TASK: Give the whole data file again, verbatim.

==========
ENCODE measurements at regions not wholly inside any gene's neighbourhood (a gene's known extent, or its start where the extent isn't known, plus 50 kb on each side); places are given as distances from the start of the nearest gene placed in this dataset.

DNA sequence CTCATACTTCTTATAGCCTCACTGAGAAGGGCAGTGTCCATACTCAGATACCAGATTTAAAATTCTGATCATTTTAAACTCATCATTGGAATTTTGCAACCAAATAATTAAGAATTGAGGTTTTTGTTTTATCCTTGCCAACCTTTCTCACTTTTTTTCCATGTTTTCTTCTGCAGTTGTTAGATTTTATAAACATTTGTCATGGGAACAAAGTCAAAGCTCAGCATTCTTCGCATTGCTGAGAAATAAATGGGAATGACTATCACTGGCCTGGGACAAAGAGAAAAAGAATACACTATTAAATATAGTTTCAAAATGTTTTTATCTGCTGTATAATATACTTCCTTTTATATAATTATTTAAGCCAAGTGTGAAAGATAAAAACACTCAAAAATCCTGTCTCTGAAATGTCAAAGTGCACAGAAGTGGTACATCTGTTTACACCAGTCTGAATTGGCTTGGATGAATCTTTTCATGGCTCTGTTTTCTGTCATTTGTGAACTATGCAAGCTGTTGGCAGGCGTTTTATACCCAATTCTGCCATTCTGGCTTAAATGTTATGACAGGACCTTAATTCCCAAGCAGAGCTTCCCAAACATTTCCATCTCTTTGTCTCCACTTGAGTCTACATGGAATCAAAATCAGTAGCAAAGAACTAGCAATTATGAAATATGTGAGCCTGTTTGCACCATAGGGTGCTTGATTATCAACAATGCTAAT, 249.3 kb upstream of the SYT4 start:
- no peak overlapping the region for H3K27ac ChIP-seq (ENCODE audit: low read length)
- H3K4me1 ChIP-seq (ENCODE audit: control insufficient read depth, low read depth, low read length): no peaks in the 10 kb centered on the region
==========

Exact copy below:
ENCODE measurements at regions not wholly inside any gene's neighbourhood (a gene's known extent, or its start where the extent isn't known, plus 50 kb on each side); places are given as distances from the start of the nearest gene placed in this dataset.

DNA sequence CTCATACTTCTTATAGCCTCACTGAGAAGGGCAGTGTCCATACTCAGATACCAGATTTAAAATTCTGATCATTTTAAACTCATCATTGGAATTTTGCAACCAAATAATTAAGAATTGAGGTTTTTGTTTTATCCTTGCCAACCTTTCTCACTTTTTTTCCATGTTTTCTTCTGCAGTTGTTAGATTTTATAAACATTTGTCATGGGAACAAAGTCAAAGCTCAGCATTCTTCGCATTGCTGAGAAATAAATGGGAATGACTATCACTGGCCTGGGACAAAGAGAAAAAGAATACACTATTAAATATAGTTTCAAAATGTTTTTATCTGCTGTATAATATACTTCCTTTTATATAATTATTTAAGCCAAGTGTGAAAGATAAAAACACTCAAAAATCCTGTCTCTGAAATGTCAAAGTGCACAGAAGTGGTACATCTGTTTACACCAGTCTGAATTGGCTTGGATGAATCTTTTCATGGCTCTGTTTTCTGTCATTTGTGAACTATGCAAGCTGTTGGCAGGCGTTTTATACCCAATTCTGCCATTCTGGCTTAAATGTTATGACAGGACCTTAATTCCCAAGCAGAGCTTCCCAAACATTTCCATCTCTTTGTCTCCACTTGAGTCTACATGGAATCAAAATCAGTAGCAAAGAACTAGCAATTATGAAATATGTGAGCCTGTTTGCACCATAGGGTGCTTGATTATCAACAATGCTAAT, 249.3 kb upstream of the SYT4 start:
- no peak overlapping the region for H3K27ac ChIP-seq (ENCODE audit: low read length)
- H3K4me1 ChIP-seq (ENCODE audit: control insufficient read depth, low read depth, low read length): no peaks in the 10 kb centered on the region